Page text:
What you’ve fallen for is the trap that is all too common in apologists: confusing our tentative acceptance of the things we’ve reasoned out for absolute certainty that our conclusions are correct. We know we can be wrong.

Basically, you’re arguing that a lack of absolute certainty means we can’t know anything, and therefore any means of figuring things out is equally valid. This ignores the reality of varying degrees of certainty. We can be reasonably sure that certain conclusions are accurate to an acceptable degree of certainty without saying “we know this is true for sure.”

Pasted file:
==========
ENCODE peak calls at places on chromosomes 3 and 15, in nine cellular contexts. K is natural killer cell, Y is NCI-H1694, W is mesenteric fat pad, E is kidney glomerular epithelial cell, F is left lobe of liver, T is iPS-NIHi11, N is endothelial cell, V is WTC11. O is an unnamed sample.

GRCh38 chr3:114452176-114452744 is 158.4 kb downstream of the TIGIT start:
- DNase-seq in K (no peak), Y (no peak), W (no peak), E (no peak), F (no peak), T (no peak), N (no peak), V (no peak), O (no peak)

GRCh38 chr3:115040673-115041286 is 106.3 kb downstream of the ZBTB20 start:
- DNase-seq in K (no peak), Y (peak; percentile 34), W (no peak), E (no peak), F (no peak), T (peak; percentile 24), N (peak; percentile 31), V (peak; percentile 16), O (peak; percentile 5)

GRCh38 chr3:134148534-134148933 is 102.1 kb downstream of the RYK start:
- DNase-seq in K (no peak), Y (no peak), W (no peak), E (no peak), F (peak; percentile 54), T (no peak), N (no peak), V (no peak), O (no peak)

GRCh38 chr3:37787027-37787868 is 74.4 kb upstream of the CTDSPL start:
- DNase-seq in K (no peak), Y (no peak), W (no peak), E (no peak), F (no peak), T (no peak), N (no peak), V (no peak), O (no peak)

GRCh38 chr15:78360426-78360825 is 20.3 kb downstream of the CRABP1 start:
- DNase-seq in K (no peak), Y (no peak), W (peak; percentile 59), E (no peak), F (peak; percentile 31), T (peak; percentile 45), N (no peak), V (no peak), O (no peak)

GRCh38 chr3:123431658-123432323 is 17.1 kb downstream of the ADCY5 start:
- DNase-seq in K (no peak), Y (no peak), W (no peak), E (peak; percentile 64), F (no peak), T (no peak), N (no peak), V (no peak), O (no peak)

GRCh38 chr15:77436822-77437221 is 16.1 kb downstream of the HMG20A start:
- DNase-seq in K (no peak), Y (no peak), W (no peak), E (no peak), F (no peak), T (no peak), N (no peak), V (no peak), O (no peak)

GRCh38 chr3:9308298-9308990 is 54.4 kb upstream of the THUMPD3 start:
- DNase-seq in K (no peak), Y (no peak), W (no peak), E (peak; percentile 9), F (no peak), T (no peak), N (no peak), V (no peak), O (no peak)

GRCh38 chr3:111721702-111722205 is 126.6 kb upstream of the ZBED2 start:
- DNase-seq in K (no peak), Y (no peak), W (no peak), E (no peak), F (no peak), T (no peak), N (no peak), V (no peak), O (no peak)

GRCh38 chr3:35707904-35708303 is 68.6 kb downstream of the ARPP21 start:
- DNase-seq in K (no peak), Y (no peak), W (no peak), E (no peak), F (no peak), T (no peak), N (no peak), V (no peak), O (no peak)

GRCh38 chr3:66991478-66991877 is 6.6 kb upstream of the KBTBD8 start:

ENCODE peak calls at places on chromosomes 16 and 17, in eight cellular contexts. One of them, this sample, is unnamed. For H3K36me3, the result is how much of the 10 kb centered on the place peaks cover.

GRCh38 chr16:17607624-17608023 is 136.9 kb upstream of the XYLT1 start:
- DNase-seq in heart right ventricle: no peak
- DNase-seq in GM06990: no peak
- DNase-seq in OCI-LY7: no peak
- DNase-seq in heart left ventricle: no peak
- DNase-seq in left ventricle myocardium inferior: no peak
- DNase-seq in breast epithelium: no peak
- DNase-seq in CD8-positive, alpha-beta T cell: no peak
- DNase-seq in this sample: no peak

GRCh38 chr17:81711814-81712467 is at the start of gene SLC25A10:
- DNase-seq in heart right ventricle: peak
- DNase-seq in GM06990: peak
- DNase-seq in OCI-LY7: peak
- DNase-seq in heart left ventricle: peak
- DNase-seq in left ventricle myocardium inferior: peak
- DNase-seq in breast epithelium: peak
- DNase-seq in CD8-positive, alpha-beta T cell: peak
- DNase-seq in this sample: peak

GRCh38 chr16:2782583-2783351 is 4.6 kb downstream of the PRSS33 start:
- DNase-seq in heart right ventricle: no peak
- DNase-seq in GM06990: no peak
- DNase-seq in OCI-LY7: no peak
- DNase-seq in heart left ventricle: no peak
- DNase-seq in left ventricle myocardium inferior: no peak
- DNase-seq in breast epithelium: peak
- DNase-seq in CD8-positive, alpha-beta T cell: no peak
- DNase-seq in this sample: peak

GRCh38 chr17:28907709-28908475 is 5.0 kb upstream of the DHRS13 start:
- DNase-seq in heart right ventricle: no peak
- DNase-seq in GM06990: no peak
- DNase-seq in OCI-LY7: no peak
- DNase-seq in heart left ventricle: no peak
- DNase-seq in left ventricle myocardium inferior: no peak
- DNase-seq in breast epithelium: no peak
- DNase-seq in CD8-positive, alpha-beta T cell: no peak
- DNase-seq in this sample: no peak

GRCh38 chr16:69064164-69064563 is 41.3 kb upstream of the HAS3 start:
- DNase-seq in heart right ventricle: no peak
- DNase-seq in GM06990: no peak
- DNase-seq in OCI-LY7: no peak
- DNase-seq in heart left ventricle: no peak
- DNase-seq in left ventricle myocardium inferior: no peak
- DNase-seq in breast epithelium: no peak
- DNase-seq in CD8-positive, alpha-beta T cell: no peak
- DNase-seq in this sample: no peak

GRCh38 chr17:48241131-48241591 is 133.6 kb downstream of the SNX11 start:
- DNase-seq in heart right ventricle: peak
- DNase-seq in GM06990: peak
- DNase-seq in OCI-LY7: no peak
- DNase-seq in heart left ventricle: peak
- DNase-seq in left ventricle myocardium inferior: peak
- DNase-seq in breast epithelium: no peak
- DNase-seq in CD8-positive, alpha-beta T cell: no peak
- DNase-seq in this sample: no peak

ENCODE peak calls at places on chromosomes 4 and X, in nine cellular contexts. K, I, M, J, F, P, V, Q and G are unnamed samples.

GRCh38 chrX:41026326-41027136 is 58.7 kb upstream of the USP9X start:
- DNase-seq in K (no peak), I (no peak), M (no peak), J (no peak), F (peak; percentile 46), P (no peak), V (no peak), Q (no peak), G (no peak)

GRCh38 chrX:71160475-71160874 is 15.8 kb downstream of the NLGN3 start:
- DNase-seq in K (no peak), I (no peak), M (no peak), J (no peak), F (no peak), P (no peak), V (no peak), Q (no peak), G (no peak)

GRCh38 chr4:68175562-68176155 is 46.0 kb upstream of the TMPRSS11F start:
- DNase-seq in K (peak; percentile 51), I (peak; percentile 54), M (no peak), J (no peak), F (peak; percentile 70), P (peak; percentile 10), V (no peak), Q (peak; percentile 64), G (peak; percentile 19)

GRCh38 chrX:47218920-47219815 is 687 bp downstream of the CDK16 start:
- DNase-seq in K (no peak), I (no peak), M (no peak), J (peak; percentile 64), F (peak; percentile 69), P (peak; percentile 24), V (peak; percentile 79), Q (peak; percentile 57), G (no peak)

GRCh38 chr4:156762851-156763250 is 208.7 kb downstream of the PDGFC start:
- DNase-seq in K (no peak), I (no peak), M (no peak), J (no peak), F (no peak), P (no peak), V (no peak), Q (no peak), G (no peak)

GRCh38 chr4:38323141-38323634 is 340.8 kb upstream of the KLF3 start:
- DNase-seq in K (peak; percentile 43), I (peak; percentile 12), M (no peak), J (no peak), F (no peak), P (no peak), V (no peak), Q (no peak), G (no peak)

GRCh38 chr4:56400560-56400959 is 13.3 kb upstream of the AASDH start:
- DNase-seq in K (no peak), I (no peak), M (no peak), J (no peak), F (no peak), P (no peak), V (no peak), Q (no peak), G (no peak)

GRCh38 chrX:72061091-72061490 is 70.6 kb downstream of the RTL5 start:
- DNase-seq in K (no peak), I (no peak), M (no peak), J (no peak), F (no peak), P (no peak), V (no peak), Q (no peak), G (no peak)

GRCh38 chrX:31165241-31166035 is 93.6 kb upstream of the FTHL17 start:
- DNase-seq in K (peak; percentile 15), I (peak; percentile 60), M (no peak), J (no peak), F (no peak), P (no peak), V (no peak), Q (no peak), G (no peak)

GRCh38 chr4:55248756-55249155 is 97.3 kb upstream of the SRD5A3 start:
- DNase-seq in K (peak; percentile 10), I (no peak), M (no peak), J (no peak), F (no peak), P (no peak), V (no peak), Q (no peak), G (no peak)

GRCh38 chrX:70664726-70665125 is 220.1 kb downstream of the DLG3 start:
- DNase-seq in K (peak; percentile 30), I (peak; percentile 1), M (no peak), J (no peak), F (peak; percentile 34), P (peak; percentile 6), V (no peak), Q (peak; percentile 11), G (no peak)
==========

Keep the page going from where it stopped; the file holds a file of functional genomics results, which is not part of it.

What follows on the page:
We use science because it gives us our desired results. We accept it because it is useful. When you say “it’s not the only thing that works,” I’d really like some evidence for that. Any time we know something works, we only know it because we’ve used the scientific method to show that.

Science is not wrong for dismissing other “ways of knowing.” Science is not wrong for being arrogant. Arrogance comes with being right consistently. You may want to try to paint science as science-worship, but the fact of the matter is it works and other stuff just doesn’t.

Posted: February 12th 2011

See all questions answered by Mike the Infidel